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Scandalous Sacredness: Until the End of Time

This article is Part II of the Scandalous Sacredness: A Note from the Chaplain Chronicles series. 

To view Part I, click here.

“Doubt is Christian participation in the weakness of God, the weakness of the cross”

— E. Frank Tupper

My mentor told me, time and time again, that one day I would have a patient that got to me. My supervisor and several senior nurses told me it’s inevitable for anyone in a caring profession. They tell us to be empathetic and try not to sympathize; however, we are always warned that we will sympathize with a patient and end up “carrying them home” with us. Their situation would follow us home. You would eat dinner with them, brush your teeth with them, pray with them, sleep with them. And they might even rise with you into the dawning of a new day, appearing in the mirror as you fix your hair. Their pain, their sorrow, would creep up on you in the midst of your daily dealings that couldn’t be any further away from hospital life. And just weeks shy of an entire Summer Unit of Clinical Pastoral Education, it finally hit me.

I met a woman on the renal unit; we’ll call her Ms. Cloud. Ms. Cloud had Huntington’s Disease amidst a host of other health problems, yet she was hospitalized due to Huntington’s complications. I was making my final afternoon rounds on the unit, as a nurse approached me saying that Ms. Cloud was in need of a visit. The nurse then proceeded to tell me how sweet and personable Ms. Cloud was, and that her story had really impacted her. She went home feeling so sad and heartbroken. The nurse described Ms. Cloud’s story as “sultry sorrow.” That image has never left me. If there is anything that has cultural power in my heritage, it is music and song. Not only is music what feelings sound like, but song carried my history in the oral tradition, song carries our depth in jazz and the blues, and song carries the double-consciousness of our pain, praise and lament in hymns, prayers and sermons. The oral tradition touted the significance of the storyteller, yet the power of the storyteller who can tell stories through song is considered a gift given by the Giver of all good gifts. The song of this patient’s life reverberated with the nurse in such a way that its power pervaded her very life: even days later, the song still echoed in the walls of her heart so profoundly that she admitted that this woman sounded a melody in her heart that she can never forget. Holding in view this image of the monozygotic nature of beauty and tragedy, I went to be with Ms. Cloud.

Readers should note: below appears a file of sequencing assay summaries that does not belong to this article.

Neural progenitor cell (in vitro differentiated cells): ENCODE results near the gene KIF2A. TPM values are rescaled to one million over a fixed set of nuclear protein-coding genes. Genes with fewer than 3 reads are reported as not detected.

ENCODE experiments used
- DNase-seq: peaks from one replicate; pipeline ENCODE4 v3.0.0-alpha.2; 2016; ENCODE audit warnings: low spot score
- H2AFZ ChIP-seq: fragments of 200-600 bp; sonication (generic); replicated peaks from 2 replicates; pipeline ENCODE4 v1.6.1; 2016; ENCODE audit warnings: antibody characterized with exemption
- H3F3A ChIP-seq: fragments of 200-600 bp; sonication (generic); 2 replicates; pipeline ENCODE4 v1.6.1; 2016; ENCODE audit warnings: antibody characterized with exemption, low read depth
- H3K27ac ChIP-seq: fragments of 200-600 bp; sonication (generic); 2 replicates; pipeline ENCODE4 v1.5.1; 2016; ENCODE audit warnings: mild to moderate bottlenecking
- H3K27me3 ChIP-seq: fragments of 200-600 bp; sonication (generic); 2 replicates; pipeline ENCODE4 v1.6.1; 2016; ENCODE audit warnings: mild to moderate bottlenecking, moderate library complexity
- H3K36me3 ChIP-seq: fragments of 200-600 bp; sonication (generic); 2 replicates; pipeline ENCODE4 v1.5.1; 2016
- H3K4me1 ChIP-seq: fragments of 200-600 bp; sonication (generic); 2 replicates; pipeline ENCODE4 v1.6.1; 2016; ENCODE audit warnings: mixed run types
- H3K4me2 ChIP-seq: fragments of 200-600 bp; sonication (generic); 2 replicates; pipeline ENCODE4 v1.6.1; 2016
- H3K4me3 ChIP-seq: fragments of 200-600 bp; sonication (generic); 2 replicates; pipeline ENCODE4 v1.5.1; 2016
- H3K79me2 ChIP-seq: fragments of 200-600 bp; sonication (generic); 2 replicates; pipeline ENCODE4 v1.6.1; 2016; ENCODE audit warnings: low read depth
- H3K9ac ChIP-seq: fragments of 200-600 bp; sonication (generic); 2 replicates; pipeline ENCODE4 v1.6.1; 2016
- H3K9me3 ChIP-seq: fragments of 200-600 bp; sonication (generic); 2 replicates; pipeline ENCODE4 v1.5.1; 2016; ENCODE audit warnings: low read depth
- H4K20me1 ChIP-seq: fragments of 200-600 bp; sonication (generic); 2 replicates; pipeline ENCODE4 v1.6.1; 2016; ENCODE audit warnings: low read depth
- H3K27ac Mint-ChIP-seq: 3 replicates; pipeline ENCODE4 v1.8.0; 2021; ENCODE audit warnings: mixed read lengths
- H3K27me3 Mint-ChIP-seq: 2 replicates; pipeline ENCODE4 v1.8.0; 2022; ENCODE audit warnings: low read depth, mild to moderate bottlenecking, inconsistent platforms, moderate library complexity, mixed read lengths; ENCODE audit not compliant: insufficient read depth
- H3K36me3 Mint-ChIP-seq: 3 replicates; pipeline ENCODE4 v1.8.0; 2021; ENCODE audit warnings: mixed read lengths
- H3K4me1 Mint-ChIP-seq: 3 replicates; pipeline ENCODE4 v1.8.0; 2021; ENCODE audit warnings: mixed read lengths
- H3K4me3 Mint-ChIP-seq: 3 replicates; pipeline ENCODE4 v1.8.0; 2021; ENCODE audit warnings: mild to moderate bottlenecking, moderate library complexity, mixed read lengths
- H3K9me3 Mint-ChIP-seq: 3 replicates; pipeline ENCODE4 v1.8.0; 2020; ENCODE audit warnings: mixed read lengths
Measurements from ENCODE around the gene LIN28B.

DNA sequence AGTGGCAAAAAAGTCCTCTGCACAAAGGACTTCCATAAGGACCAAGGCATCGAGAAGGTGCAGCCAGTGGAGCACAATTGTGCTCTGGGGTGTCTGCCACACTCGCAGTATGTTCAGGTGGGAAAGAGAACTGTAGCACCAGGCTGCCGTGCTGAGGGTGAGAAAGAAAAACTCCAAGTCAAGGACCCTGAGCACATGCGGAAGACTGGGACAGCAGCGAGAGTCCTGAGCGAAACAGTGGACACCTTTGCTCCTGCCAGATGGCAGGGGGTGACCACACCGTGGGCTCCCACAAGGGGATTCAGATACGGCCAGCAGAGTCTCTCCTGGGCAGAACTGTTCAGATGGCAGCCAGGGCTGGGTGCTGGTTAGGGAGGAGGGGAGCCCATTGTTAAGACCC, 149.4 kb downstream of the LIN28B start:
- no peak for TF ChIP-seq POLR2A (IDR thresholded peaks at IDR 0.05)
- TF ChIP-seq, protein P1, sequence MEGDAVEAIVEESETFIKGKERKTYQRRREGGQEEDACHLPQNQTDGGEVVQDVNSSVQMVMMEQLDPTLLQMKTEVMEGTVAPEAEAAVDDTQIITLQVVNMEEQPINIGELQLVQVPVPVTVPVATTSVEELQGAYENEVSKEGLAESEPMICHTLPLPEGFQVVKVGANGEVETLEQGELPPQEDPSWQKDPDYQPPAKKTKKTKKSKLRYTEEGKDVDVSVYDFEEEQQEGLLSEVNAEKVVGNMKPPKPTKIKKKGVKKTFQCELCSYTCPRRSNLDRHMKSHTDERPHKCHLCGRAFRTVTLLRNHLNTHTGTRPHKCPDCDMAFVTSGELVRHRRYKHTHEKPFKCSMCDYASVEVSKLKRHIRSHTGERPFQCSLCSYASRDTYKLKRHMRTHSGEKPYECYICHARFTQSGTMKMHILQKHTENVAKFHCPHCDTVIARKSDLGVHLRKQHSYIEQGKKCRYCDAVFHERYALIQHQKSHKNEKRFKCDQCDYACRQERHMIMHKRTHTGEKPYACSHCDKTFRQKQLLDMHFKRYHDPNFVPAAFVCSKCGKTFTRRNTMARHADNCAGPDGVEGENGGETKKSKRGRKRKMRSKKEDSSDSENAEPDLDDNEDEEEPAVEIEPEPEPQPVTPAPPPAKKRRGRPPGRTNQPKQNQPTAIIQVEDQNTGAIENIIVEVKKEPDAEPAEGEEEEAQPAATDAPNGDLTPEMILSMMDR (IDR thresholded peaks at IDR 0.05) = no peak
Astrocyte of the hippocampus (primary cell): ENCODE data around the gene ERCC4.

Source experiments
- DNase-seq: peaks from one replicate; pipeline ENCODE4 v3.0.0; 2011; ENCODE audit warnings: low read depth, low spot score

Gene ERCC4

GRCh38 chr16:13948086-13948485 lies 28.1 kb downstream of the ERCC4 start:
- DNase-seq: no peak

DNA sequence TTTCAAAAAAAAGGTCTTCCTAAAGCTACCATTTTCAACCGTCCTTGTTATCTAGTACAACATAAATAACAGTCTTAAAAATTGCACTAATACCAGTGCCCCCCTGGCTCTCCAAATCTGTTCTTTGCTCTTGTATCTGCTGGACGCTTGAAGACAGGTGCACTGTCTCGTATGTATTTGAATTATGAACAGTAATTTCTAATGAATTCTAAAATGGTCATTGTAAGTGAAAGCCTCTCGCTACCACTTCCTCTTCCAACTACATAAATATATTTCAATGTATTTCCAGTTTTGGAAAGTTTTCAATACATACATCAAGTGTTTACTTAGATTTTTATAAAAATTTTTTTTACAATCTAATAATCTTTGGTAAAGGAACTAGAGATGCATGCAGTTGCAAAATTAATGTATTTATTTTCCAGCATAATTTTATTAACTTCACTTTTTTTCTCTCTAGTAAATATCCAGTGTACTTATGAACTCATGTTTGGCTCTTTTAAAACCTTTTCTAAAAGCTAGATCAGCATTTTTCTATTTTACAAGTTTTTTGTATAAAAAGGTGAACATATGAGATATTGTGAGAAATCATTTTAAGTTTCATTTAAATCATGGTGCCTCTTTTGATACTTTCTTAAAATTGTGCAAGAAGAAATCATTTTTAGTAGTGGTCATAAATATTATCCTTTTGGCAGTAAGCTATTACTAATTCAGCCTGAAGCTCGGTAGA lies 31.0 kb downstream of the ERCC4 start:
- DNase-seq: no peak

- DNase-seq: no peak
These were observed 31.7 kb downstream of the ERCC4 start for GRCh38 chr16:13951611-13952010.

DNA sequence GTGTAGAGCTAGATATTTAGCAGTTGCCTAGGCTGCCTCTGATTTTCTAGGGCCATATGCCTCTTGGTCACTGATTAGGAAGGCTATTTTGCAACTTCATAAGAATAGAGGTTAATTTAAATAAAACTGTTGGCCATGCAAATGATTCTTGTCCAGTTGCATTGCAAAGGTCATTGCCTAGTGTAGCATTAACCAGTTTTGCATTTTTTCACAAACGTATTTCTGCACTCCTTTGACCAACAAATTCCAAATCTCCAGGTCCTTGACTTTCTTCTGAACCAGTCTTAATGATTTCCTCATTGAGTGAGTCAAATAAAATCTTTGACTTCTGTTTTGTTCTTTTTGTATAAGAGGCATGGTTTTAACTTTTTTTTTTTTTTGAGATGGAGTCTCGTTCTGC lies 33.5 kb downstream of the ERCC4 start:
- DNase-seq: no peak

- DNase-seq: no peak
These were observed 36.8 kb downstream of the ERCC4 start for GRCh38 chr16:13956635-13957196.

Ms. Cloud was a young African-American woman who seemed full of life, but the life was dim. She was incessantly shaking and rubbing her right arm. Her arm was flailing about, as if a puppeteer was manipulating her limbs. She could only look at me from the side; her body would not cooperate with the commands of her mind. She’d rock from side to side, her body in perpetual motion; a still moment was not possible. Her gaze was mostly locked in one direction; her voice was soft, welcoming, yet heavy with the weight of her heart and mind. The atmosphere was palpable, as if her words could be touched. She spoke with the strain of a two-year-old grasping all of her mental powers to name mixtures of emotions, and to share the orchestra of her feelings alongside epics of epochs when her days were brighter, if bright at all.

Ms. Cloud wanted sunshine. She had begun talking immediately, having little time for introductions. I am reminded each day of the principle that when a Chaplain asks someone how they feel, that Chaplain should be prepared for the truth. VERY rarely have I ever asked that question and received a superficial answer. I’ve heard a plethora of answers ranging from “not dead, but I’m dying” to “I ain’t doing” to “better than yesterday” to “terrible” to “okay”. Ms. Cloud told me the truth straight from the gate. She began with a list of complications, an expression of loneliness, pain, and isolation. She had pinned so much up inside it began to operate parasitically inside of her. Festering family issues burrowed their way from her gut, loneliness constricted her heart, even her tears would only fall one at a time. Ms. Cloud was in pain. She asked for prayer to be healed, and when I asked her what healing looked like, she replied “Just some sunshine, if only for one day…some sunshine.”